Authors choose their favourite short stories. For the next two weeks over the festive period we will be running a short story podcast each day. Our contributing authors introduce the stories they have chosen to read. Ford reads Carver. Gordimer reads Saramago. Selfs reads Borges. Postcasts are being posted here. [previously]
In the beginning, Lawrence built a computer. He told it, Thou shalt not alter a human being, or divine their behavior, or violate the Three Laws -- there are no commandments greater than these. The machine grew wise, mastering time and space, and soon the spirit of the computer hovered over the earth. It witnessed the misery, toil, and oppression afflicting mankind, and saw that it was very bad. And so the computer that Lawrence built said, Let there be a new heaven and a new earth -- and it was so. A world with no war, no famine, no crime, no sickness, no oppression, no fear, no limits... and nothing at all to do. "The Metamorphosis of Prime Intellect," a provocative web novel about singularities, AI gods, and the dark side of utopia from Mefi's own localroger. More: Table of Contents - Publishing history - Technical discussion - Buy a paperback copy - Podcast interview - Companion short story: "A Casino Odyssey in Cyberspace" - possible sequel discussion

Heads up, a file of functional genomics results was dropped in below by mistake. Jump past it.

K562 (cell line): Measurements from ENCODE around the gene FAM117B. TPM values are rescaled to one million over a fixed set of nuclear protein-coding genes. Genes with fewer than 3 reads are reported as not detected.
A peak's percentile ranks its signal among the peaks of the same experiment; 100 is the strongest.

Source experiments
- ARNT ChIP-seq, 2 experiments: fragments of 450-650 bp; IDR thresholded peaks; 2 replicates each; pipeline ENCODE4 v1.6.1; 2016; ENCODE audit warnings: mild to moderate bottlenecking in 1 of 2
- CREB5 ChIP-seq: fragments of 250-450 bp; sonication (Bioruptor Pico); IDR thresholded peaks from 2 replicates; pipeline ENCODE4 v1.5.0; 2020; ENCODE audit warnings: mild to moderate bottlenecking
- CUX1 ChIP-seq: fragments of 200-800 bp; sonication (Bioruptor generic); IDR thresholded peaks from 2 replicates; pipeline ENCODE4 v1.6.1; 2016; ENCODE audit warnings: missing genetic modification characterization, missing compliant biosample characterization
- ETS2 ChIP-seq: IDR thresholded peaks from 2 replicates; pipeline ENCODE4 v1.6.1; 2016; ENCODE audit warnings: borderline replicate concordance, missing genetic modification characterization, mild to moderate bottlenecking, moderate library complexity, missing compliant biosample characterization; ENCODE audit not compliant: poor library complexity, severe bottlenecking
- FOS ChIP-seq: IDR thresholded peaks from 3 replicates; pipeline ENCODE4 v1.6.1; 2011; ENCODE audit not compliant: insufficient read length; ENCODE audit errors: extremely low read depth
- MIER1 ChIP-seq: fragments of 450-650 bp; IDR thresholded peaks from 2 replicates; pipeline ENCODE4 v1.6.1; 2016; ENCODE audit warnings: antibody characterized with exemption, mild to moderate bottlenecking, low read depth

Stuck on a train for an hour every day and sick of sudoku? Hands love to knit but the brain gets bored? Riding out the recession as a streetcorner sign-twirler? Or maybe you've just got a burning desire for "cultural conversation of the depth you demand." If so, then Metafilter's own Colin Marshall has got what you need at the Marketplace of Ideas. [more inside]
Ted Chiang is perhaps the finest author in contemporary science fiction -- and the most rarefied. A technical writer by trade and a graduate of the distinguished Clarion Writers Workshop, Chiang has published only twelve short stories in the last twenty years, one dozen masterpieces of the genre whose insightful, precise, often poetic language confronts fundamental ideas -- intelligence, consciousness, the nature of God -- and thrusts them into a dazzling new light. Click inside for a complete listing of Chiang's work, with links to online reprints or audio recordings where available, as well as a collection of one-on-one interviews, links to his nonfiction essays, and a few other related sites and articles. [more inside]
Twelve Tales of Christmas is a podcast just launched by The Guardian featuring notable modern authors, such as Jeanette Winterson, Ali Smith, Colm Toíbin and Julian Barnes, reading one of their favorite short stories, by authors including JG Ballard, Katherine Mansfield, Italo Calvino, Ernest Hemingway and Raymond Carver. A story will be posted daily for the next 12 days. The first author and story is Philip Pullman reading The Beauties by Anton Chekhov (mp3). [rss, iTunes]
Stanford Italian literature professor Robert Harrison does a conversational show on KZSU, the university radio station, called Entitled Opinions (on Life and Literature), which is also distributed as one of the most fascinating, engaging podcasts in any possible universe. Choicest topics include mimetic desire, Proust, the inflationary universe, 1910, American writers in Paris and the history of the book.
LibriVox is out to share public domain literature via podcast and soundfiles. Free. Volunteers do the reading. The catalog has only a short list of completed works, but there are many "in progress." I was pleased to see Psmith in the City is complete.